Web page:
« A red knot banded in May 1987 was identified again on Delaware Bay in May 2000. During the intervening thirteen years, it was estimated that this single bird flew approximately 242,350 miles, a distance greater than that between the earth and the moon (the average distance between these two celestial objects is 238,855 miles).

Sunday, September 4, 2011

Connections: Birds and Crabs, Part IV

As you might imagine, eggs that lay buried in the sand have the greatest likelihood for survival.  Eggs driven closer to the surface have the least likelihood for survival due to any number of environmental factors (lack of moisture, lack of adherence), but also because they become more readily available for shorebird consumption.  There’s also another factor at play here – the length of the shorebirds’ bills.  For example, red knots (whom you will meet shortly), one of the most prevalent of the migrating shorebirds, have some of the longest bird bills – on average 1.3 inches long.  Thus, they can forage in moist sand and extract any eggs within 1.3 inches of the surface.  Obviously, eggs buried deeper are beyond their reach and thus considerably safer and considerably more viable.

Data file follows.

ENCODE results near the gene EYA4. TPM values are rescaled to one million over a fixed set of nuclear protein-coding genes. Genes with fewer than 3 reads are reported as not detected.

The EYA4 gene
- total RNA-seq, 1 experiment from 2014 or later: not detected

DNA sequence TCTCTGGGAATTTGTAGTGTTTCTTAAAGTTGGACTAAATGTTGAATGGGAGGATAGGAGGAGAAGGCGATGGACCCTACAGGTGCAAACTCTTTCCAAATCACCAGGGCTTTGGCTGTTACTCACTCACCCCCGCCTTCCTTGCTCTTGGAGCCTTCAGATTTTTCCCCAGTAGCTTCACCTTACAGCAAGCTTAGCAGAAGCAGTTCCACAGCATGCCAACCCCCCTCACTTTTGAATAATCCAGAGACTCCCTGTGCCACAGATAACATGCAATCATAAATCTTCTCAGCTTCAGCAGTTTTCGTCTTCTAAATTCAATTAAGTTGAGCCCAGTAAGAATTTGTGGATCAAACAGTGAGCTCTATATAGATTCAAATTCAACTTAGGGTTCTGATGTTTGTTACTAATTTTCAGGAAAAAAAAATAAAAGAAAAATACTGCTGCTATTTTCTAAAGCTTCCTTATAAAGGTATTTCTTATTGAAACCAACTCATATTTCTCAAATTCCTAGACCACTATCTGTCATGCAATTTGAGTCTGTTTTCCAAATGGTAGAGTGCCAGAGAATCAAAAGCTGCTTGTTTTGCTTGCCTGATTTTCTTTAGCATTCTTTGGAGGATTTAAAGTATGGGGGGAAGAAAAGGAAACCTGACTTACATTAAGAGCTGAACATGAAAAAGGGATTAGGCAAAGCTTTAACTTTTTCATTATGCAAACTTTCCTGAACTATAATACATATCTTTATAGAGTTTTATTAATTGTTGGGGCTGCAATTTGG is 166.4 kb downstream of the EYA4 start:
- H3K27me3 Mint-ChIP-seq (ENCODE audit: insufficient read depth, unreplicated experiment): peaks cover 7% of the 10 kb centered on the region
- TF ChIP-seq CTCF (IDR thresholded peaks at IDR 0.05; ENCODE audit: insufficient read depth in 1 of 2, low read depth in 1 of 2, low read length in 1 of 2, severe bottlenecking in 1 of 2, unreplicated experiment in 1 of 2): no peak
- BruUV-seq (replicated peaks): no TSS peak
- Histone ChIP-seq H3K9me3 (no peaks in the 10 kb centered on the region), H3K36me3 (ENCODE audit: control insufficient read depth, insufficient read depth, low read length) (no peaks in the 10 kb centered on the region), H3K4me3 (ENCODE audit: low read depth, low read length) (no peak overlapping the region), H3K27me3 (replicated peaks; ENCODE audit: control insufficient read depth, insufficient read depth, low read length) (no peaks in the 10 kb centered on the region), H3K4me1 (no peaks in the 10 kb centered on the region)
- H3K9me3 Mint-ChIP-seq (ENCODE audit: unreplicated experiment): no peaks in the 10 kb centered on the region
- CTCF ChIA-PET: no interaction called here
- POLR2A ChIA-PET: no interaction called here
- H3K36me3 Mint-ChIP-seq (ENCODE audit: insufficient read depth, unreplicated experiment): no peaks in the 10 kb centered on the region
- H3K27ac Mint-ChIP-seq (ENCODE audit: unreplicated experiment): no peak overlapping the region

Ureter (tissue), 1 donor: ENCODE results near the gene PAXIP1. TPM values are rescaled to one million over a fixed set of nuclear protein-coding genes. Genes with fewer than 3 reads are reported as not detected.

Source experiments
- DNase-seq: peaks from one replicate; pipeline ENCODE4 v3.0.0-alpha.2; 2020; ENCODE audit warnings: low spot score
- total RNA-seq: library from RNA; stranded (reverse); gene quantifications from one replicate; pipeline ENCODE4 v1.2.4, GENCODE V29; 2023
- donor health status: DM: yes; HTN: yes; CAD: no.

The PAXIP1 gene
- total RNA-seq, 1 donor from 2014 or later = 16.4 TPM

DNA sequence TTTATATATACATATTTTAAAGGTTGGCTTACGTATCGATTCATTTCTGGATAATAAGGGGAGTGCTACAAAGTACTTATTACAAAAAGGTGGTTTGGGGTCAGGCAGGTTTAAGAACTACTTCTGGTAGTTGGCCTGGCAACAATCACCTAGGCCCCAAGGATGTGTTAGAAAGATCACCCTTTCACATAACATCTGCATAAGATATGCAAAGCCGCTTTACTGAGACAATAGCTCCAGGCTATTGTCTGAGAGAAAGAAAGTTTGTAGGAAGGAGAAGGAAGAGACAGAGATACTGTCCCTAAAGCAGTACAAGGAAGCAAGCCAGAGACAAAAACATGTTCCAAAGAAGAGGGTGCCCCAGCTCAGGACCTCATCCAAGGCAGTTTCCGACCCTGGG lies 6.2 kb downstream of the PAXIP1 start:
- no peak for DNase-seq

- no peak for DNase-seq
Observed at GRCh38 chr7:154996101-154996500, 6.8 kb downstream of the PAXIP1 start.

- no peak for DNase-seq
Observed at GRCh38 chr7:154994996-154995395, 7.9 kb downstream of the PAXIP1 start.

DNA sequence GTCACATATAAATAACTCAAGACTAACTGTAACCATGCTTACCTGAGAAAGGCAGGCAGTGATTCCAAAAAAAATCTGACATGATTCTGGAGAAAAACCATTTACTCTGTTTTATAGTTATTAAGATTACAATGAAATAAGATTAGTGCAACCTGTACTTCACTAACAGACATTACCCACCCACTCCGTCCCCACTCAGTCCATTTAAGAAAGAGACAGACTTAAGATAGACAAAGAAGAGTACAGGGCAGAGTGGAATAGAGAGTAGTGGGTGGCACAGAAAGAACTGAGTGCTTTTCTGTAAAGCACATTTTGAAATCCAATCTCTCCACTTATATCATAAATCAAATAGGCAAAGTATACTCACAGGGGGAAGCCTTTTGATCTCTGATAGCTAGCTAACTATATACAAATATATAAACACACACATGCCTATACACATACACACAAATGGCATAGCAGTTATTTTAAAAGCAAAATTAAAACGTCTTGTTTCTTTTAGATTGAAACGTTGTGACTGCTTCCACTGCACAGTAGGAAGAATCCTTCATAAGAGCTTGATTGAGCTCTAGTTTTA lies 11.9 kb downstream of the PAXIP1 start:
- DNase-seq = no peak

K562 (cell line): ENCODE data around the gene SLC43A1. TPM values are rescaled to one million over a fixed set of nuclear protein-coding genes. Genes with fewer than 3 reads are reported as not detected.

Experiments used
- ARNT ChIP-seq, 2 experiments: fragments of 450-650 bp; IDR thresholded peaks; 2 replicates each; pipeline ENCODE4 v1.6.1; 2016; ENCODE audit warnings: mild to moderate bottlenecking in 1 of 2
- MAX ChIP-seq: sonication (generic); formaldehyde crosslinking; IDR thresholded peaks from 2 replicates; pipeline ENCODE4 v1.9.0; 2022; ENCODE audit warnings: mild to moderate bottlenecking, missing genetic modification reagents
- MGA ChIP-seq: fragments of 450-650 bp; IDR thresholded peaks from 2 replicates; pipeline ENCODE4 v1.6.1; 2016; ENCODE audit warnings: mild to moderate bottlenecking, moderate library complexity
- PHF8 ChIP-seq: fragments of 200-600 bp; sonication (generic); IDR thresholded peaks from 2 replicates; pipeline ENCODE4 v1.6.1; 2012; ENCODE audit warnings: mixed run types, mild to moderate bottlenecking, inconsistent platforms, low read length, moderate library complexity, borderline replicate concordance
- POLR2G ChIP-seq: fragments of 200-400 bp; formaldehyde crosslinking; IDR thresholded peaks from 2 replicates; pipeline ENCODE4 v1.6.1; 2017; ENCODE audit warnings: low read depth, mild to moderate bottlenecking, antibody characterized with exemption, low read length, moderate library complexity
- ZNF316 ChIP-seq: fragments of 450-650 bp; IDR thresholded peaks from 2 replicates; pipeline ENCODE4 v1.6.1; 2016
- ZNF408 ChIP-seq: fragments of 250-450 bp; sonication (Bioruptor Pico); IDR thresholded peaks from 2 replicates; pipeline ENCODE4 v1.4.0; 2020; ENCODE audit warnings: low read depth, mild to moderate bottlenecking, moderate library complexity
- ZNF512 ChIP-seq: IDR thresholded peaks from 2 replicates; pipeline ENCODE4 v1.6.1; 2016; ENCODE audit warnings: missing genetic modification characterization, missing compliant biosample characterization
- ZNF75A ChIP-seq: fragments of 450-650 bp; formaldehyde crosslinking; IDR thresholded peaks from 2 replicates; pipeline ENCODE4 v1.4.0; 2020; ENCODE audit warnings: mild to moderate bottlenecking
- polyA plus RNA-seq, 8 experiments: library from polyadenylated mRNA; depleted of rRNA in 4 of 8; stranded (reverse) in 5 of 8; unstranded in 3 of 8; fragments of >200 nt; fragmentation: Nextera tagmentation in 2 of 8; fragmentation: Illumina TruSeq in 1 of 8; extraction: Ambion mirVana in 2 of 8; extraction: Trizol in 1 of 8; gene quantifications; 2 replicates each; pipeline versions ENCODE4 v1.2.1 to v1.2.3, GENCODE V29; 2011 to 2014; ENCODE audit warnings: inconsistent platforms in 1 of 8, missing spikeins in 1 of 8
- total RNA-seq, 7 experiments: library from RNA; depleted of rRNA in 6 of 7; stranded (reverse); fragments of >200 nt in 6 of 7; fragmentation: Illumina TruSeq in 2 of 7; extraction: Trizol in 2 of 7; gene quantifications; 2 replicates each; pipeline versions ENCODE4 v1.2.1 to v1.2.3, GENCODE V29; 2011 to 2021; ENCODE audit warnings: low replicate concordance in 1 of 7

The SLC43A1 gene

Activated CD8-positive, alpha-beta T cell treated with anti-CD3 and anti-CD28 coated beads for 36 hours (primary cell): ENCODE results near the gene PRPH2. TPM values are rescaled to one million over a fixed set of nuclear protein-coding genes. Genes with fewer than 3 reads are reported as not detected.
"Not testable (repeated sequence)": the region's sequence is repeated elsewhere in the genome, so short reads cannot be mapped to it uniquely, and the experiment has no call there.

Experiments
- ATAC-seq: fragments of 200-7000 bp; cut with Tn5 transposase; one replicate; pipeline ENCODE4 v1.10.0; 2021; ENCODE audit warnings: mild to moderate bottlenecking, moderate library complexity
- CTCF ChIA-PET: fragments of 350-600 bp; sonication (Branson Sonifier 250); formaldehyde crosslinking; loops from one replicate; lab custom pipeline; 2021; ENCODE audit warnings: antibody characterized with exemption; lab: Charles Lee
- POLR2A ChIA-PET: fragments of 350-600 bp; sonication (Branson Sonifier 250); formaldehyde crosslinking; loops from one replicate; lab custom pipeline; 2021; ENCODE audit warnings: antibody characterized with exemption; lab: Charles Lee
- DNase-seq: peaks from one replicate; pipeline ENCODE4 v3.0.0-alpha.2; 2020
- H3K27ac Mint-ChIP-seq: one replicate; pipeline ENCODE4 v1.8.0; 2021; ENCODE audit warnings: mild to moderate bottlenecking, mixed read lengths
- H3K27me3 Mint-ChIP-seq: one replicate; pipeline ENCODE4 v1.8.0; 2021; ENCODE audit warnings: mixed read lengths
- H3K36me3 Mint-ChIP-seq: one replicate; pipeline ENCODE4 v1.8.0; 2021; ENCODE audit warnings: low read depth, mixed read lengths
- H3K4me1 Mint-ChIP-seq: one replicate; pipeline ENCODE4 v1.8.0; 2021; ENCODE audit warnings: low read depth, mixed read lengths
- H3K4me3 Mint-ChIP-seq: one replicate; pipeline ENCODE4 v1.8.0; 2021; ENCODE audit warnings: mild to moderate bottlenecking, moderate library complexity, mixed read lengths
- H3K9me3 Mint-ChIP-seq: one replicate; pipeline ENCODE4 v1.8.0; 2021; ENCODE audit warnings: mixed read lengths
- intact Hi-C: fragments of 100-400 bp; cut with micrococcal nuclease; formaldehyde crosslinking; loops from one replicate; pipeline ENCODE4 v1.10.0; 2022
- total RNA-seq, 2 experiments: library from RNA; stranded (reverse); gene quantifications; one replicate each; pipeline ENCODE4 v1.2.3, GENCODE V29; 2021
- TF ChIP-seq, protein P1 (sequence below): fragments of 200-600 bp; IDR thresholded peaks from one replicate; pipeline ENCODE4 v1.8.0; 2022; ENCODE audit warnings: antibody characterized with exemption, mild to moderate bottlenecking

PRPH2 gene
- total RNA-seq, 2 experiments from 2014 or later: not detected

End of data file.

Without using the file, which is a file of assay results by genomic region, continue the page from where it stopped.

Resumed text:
You might think that the length of the red knot’s bill would deny it access to any of the deep-buried eggs.  Not so.  For, if nothing else, the red knot are opportunistic feeders – in short, they allow others to do all their work for them.  In this case the workers are the other horseshoe crabs who dig and scrape and mess around the nests of previous females – disturbing and excavating previously-laid eggs as they try to lay their own eggs.  Being the first to lay one’s eggs isn’t always a good thing – it may subject those eggs to the “digs” of females who follow.  Archeologists sometimes experience something similar  when they discover an ancient city that has been built on the ruins of a previous ancient city which has been built on the ruins of yet another ancient city.  A succession of spawning females – all nesting at approximately the same spot on the beach – has the potential to release thousands and thousands of eggs from each of the previous nests and onto the beach.  The more eggs released, the more eggs available for consumption – even by birds with short bills.